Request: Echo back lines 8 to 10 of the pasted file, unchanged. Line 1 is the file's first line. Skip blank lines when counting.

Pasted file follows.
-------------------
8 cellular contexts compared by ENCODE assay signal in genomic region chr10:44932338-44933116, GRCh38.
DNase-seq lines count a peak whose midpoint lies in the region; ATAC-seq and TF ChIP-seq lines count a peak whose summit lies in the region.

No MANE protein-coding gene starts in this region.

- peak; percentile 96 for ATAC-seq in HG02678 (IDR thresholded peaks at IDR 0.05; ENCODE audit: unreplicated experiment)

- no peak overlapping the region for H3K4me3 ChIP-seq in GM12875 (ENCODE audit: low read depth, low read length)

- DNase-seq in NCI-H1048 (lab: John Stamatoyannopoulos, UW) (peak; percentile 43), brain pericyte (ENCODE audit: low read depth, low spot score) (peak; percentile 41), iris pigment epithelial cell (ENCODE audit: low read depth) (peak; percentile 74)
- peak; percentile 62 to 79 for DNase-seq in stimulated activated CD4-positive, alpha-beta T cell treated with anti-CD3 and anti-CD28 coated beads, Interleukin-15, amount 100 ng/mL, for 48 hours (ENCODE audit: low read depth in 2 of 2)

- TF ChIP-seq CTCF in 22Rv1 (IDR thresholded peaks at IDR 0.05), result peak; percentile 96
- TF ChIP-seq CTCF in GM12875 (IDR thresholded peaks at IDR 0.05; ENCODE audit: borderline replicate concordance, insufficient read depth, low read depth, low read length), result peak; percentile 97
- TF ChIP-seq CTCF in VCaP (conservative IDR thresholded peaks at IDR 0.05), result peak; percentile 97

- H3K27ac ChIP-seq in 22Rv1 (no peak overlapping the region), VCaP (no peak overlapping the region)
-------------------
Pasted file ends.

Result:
- TF ChIP-seq CTCF in 22Rv1 (IDR thresholded peaks at IDR 0.05), result peak; percentile 96
- TF ChIP-seq CTCF in GM12875 (IDR thresholded peaks at IDR 0.05; ENCODE audit: borderline replicate concordance, insufficient read depth, low read depth, low read length), result peak; percentile 97
- TF ChIP-seq CTCF in VCaP (conservative IDR thresholded peaks at IDR 0.05), result peak; percentile 97